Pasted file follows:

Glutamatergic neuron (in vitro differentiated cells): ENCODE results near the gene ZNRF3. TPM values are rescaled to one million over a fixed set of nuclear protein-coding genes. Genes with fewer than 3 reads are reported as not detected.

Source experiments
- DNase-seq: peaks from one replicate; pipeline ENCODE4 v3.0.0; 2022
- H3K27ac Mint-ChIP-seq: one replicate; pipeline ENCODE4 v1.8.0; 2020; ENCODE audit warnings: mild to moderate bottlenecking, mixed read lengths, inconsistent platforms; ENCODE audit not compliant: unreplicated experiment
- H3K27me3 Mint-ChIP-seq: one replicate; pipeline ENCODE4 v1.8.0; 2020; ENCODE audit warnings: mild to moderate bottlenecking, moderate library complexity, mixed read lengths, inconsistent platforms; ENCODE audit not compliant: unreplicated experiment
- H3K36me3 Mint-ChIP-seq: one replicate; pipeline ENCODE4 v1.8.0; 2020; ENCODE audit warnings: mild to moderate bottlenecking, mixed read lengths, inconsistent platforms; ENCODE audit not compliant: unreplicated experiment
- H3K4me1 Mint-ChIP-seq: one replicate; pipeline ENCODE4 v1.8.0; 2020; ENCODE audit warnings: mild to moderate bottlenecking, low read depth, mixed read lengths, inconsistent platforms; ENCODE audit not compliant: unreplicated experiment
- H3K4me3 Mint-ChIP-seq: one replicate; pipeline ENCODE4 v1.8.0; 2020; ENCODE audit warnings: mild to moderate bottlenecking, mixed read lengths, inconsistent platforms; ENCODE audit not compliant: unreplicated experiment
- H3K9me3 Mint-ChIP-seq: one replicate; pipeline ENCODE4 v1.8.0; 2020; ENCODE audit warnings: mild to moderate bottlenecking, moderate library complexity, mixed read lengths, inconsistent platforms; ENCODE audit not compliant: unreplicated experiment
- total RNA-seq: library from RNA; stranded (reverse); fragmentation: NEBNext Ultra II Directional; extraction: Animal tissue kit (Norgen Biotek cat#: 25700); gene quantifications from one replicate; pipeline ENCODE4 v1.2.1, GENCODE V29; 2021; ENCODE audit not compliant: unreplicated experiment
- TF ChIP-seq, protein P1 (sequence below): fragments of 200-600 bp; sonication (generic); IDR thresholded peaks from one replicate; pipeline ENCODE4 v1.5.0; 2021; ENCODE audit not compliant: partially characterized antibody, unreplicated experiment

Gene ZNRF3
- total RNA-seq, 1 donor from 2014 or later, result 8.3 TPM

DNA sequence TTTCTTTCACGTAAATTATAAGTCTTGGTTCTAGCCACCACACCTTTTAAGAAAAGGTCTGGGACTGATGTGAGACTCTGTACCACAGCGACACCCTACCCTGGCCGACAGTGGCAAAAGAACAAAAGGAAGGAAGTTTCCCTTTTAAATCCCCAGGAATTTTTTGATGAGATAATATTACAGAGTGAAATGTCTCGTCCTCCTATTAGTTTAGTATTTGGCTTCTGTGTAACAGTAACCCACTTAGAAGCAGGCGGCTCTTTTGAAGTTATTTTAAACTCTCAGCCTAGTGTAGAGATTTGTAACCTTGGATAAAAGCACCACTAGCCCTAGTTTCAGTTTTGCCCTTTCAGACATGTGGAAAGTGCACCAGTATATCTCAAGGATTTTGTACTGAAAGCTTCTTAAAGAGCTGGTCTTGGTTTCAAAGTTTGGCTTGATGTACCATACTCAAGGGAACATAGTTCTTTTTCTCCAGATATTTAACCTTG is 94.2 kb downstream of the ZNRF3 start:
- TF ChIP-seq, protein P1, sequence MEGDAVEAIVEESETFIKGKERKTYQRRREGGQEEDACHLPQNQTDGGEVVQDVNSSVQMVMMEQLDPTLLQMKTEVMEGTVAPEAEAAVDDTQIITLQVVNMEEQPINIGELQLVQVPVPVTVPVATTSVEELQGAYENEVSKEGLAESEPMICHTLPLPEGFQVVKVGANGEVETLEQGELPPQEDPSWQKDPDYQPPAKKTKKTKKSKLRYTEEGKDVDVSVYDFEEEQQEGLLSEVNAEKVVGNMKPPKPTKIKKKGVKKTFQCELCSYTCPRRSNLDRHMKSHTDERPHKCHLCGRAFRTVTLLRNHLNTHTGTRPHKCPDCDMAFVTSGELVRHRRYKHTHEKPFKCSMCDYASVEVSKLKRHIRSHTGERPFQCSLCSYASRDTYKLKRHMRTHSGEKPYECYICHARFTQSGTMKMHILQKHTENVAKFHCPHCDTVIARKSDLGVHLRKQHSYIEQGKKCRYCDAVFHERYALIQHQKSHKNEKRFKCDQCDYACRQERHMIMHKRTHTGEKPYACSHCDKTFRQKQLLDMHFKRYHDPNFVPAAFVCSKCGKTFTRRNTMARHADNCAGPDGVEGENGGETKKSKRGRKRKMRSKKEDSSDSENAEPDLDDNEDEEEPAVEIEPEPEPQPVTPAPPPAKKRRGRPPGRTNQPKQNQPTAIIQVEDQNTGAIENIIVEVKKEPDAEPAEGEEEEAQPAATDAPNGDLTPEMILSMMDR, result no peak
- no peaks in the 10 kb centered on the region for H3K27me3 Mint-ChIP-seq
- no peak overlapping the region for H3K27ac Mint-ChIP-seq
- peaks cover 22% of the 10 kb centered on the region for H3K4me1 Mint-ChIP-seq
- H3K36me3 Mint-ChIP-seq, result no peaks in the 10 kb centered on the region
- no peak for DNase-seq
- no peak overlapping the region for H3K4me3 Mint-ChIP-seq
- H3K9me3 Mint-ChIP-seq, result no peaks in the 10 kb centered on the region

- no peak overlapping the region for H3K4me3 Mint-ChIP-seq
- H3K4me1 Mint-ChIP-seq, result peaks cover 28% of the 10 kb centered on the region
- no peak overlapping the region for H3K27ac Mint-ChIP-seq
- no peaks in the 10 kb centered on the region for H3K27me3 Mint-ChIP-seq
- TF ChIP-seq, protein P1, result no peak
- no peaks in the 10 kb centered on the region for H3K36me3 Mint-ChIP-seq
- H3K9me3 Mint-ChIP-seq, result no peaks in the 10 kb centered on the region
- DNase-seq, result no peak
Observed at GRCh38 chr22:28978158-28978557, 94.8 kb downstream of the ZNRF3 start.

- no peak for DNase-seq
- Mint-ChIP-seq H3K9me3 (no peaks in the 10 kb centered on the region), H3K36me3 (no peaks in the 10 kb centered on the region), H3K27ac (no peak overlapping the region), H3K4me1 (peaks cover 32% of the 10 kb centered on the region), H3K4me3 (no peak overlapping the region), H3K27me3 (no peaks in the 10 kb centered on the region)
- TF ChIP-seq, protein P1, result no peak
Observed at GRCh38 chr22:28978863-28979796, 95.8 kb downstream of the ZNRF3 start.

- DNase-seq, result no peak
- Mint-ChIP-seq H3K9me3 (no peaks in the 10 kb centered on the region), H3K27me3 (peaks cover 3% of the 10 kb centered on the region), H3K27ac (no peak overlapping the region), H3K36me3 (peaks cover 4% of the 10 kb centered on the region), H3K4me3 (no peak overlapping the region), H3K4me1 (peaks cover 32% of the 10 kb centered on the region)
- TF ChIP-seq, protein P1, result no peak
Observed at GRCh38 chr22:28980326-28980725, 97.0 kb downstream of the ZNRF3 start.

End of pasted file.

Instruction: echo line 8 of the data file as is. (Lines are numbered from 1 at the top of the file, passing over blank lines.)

- H3K4me3 Mint-ChIP-seq: one replicate; pipeline ENCODE4 v1.8.0; 2020; ENCODE audit warnings: mild to moderate bottlenecking, mixed read lengths, inconsistent platforms; ENCODE audit not compliant: unreplicated experiment